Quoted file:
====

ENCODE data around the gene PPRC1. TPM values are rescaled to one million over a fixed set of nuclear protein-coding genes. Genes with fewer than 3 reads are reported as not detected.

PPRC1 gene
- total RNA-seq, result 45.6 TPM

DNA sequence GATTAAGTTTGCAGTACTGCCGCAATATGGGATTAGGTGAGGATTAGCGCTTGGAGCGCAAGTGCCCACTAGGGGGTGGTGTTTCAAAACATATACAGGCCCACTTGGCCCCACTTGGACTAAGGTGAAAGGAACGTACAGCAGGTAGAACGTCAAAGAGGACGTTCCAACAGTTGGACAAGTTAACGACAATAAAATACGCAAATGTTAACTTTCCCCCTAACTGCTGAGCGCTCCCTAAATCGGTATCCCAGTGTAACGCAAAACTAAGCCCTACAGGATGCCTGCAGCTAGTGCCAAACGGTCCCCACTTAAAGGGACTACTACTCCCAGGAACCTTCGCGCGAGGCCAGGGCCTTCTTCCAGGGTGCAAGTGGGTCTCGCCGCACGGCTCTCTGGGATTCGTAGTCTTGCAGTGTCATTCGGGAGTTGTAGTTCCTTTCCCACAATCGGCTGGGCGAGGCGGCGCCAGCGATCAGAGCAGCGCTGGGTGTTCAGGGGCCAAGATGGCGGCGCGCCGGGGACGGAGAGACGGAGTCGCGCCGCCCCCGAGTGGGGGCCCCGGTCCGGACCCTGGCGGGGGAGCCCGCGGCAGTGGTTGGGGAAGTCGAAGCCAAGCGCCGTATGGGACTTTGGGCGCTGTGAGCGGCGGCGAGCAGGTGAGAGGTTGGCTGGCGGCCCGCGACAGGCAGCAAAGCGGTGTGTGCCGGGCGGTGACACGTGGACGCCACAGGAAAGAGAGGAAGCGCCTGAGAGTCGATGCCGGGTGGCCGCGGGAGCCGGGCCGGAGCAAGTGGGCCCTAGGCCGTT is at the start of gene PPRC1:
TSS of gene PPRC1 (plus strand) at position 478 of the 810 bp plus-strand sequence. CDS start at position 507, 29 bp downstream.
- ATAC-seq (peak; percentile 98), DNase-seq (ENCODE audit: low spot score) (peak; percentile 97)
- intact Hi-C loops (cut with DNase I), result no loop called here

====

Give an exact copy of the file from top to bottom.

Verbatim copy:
ENCODE data around the gene PPRC1. TPM values are rescaled to one million over a fixed set of nuclear protein-coding genes. Genes with fewer than 3 reads are reported as not detected.

PPRC1 gene
- total RNA-seq, result 45.6 TPM

DNA sequence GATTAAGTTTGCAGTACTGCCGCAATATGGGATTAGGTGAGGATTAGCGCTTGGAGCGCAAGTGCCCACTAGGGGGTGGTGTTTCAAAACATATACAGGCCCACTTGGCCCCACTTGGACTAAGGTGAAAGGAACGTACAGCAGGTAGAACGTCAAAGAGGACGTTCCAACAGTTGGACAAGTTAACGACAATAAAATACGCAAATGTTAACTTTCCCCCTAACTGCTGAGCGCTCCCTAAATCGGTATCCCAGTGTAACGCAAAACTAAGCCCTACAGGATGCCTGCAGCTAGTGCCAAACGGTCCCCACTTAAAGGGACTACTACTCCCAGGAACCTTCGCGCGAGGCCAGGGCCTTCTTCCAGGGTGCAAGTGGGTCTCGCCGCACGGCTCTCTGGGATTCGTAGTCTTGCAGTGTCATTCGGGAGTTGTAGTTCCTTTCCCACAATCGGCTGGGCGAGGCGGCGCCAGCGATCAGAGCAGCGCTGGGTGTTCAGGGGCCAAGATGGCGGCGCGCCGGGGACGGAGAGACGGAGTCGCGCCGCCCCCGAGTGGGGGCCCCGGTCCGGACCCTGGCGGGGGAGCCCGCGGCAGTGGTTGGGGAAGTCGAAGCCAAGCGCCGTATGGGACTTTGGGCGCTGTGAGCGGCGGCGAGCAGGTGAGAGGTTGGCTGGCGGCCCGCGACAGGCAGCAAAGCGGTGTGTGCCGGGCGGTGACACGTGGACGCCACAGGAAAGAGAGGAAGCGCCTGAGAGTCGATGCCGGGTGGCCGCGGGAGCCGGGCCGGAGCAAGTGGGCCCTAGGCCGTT is at the start of gene PPRC1:
TSS of gene PPRC1 (plus strand) at position 478 of the 810 bp plus-strand sequence. CDS start at position 507, 29 bp downstream.
- ATAC-seq (peak; percentile 98), DNase-seq (ENCODE audit: low spot score) (peak; percentile 97)
- intact Hi-C loops (cut with DNase I), result no loop called here